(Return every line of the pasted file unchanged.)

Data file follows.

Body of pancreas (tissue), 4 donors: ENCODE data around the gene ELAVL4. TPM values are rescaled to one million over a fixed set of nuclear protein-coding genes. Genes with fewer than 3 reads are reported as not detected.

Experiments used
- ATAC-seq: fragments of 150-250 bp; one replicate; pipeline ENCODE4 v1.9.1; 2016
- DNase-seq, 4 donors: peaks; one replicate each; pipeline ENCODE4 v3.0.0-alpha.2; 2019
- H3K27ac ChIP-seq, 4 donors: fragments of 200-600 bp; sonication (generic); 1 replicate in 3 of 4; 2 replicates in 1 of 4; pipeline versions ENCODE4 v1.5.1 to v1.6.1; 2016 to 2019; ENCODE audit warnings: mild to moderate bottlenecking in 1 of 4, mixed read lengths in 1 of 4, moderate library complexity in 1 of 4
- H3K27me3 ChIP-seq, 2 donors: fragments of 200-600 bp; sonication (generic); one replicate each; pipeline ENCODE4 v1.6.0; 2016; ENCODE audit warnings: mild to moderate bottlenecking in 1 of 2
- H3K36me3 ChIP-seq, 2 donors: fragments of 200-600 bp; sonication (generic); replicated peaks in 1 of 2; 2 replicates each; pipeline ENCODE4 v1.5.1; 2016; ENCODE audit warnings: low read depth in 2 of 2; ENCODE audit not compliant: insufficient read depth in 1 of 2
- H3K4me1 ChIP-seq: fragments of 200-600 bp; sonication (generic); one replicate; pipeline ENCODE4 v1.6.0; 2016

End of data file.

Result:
Body of pancreas (tissue), 4 donors: ENCODE data around the gene ELAVL4. TPM values are rescaled to one million over a fixed set of nuclear protein-coding genes. Genes with fewer than 3 reads are reported as not detected.

Experiments used
- ATAC-seq: fragments of 150-250 bp; one replicate; pipeline ENCODE4 v1.9.1; 2016
- DNase-seq, 4 donors: peaks; one replicate each; pipeline ENCODE4 v3.0.0-alpha.2; 2019
- H3K27ac ChIP-seq, 4 donors: fragments of 200-600 bp; sonication (generic); 1 replicate in 3 of 4; 2 replicates in 1 of 4; pipeline versions ENCODE4 v1.5.1 to v1.6.1; 2016 to 2019; ENCODE audit warnings: mild to moderate bottlenecking in 1 of 4, mixed read lengths in 1 of 4, moderate library complexity in 1 of 4
- H3K27me3 ChIP-seq, 2 donors: fragments of 200-600 bp; sonication (generic); one replicate each; pipeline ENCODE4 v1.6.0; 2016; ENCODE audit warnings: mild to moderate bottlenecking in 1 of 2
- H3K36me3 ChIP-seq, 2 donors: fragments of 200-600 bp; sonication (generic); replicated peaks in 1 of 2; 2 replicates each; pipeline ENCODE4 v1.5.1; 2016; ENCODE audit warnings: low read depth in 2 of 2; ENCODE audit not compliant: insufficient read depth in 1 of 2
- H3K4me1 ChIP-seq: fragments of 200-600 bp; sonication (generic); one replicate; pipeline ENCODE4 v1.6.0; 2016